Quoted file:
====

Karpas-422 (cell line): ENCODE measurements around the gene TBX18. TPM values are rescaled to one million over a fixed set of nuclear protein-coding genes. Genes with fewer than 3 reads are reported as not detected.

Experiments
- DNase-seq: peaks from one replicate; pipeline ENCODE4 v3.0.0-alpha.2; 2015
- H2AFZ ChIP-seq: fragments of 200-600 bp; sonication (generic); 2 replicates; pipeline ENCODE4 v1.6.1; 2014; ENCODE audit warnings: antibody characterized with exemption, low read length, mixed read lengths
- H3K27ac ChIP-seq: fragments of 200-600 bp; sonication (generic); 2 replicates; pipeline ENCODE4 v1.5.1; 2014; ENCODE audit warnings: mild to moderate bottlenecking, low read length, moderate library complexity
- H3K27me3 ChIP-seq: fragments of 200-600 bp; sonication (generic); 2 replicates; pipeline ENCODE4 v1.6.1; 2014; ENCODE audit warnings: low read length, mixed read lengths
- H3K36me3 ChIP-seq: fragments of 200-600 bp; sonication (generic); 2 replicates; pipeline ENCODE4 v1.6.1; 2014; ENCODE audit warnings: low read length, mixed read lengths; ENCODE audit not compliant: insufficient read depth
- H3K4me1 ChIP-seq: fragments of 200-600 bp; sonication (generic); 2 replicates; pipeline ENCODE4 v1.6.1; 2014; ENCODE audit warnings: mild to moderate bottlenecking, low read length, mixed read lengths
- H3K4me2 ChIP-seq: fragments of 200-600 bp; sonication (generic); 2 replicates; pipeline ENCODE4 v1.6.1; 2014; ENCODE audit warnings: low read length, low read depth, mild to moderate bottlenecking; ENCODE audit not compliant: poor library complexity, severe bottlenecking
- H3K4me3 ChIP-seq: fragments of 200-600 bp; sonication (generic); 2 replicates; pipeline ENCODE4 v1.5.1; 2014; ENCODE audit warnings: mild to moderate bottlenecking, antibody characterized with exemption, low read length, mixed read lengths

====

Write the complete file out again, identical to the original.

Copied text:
Karpas-422 (cell line): ENCODE measurements around the gene TBX18. TPM values are rescaled to one million over a fixed set of nuclear protein-coding genes. Genes with fewer than 3 reads are reported as not detected.

Experiments
- DNase-seq: peaks from one replicate; pipeline ENCODE4 v3.0.0-alpha.2; 2015
- H2AFZ ChIP-seq: fragments of 200-600 bp; sonication (generic); 2 replicates; pipeline ENCODE4 v1.6.1; 2014; ENCODE audit warnings: antibody characterized with exemption, low read length, mixed read lengths
- H3K27ac ChIP-seq: fragments of 200-600 bp; sonication (generic); 2 replicates; pipeline ENCODE4 v1.5.1; 2014; ENCODE audit warnings: mild to moderate bottlenecking, low read length, moderate library complexity
- H3K27me3 ChIP-seq: fragments of 200-600 bp; sonication (generic); 2 replicates; pipeline ENCODE4 v1.6.1; 2014; ENCODE audit warnings: low read length, mixed read lengths
- H3K36me3 ChIP-seq: fragments of 200-600 bp; sonication (generic); 2 replicates; pipeline ENCODE4 v1.6.1; 2014; ENCODE audit warnings: low read length, mixed read lengths; ENCODE audit not compliant: insufficient read depth
- H3K4me1 ChIP-seq: fragments of 200-600 bp; sonication (generic); 2 replicates; pipeline ENCODE4 v1.6.1; 2014; ENCODE audit warnings: mild to moderate bottlenecking, low read length, mixed read lengths
- H3K4me2 ChIP-seq: fragments of 200-600 bp; sonication (generic); 2 replicates; pipeline ENCODE4 v1.6.1; 2014; ENCODE audit warnings: low read length, low read depth, mild to moderate bottlenecking; ENCODE audit not compliant: poor library complexity, severe bottlenecking
- H3K4me3 ChIP-seq: fragments of 200-600 bp; sonication (generic); 2 replicates; pipeline ENCODE4 v1.5.1; 2014; ENCODE audit warnings: mild to moderate bottlenecking, antibody characterized with exemption, low read length, mixed read lengths